British consumer behavior: ethical and Instagrammable
Report tracking spending across major consumer markets
As Brexit rumbles on, British consumers continue to spend on brands and businesses that successfully tap into the Holy Trinity of current consumer behavior: the ‘experience economy’, the booming health and wellness movement, and the desire to be more ethically conscious and eco-friendly.
These are some of the latest findings from Mintel’s British Lifestyles Report, which tracks spending across major consumer markets to provide a snapshot of how modern Britain dresses, shops and relaxes:
- Homeworking drives nightwear and loungewear boom
- Alcohol consumption falls, driving demand for premium alcohol and soft drinks
- From the dance floor to the darts floor
- What’s brewing for fermented foods
- Pot snacks get image overhaul
The new Mintel research also reveals that total consumer spending hit £1.32 trillion in 2018, an increase of 4 percent compared to the £1.27 trillion spent in 2017. By 2023, Mintel research forecasts total consumer expenditure is set to reach an estimated £1.55 trillion, rising by 17 percent over the next five years.
There’s no place like the Instagrammable home
The homes and gardens sector was the fastest growing area of consumer expenditure between 2017-18, increasing by 11.6 percent during this period to £68 billion. Furthermore, splashing out on homes and gardens is projected to rise a further 37.4 percent over the next five years. Whether buying or renting, older Millennials are finally leaving their parents’ nest and are now turning to homeware brands to make their homes more Instagrammable. According to Mintel research, 30 percent of Millennials look to social media to get inspiration on home styling.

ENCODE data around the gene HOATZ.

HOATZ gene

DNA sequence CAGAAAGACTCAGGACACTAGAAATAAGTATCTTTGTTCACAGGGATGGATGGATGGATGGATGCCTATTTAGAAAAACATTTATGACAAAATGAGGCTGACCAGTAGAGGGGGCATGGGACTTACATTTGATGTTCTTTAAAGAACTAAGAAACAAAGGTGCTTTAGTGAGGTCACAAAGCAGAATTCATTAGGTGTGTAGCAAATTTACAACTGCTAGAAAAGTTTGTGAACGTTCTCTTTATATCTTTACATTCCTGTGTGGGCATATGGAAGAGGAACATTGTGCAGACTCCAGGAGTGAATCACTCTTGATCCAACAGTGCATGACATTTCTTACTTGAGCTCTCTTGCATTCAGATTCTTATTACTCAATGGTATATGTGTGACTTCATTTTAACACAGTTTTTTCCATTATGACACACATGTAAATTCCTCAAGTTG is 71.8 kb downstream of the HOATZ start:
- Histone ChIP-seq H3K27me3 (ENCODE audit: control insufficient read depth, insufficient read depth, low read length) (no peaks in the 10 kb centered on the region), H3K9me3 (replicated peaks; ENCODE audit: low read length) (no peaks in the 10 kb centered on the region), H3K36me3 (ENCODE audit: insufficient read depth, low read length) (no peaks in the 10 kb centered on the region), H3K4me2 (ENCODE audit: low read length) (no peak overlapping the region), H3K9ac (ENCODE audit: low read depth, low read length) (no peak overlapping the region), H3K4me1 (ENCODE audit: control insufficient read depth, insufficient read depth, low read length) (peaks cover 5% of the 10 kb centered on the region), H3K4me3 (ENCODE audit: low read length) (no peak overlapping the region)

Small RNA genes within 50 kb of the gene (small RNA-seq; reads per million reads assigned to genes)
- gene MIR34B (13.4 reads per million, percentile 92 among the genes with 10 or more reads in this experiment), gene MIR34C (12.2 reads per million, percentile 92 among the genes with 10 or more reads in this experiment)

Jack Duckett, Mintel Associate Director of Consumer Lifestyles Research, said: “Offering Instagram-friendly value-oriented homewares will become increasingly important as Millennials finally begin to set up homes of their own. Indeed, fashion retailers including Zara and H&M are already increasing the number of homewares products they offer.”
Beauty consumers are nation’s most ethical shoppers
Today’s beauty consumers are the most ethically aware, as Mintel research finds UK consumers are the most likely (47 percent) to take ethical considerations into account before purchasing beauty and personal care goods. A close second, 44 percent of Brits make ethical considerations before buying in-home food and drink, while four in 10 (39 percent) consumers take into account ethical considerations before buying clothes or visiting foodservice outlets such as restaurants or pubs.
“Modern consumers are looking to brands to be moral and ethical on their behalf. Beauty is notably the most common area where people consider how ethical a brand is before buying. Much of this can be attributed to the sector’s focus on animal welfare and plastic waste reduction, two of the most important ethical issues for consumers today. However, it also reflects how both well-known and indie beauty brands are taking a forthright and active approach in tackling a broader spectrum of ethical issues, with brands such as Fenty Beauty focusing consumers on issues relating to equality, diversity and inclusivity, while The Body Shop has reignited its mission to end animal testing globally”, said Duckett.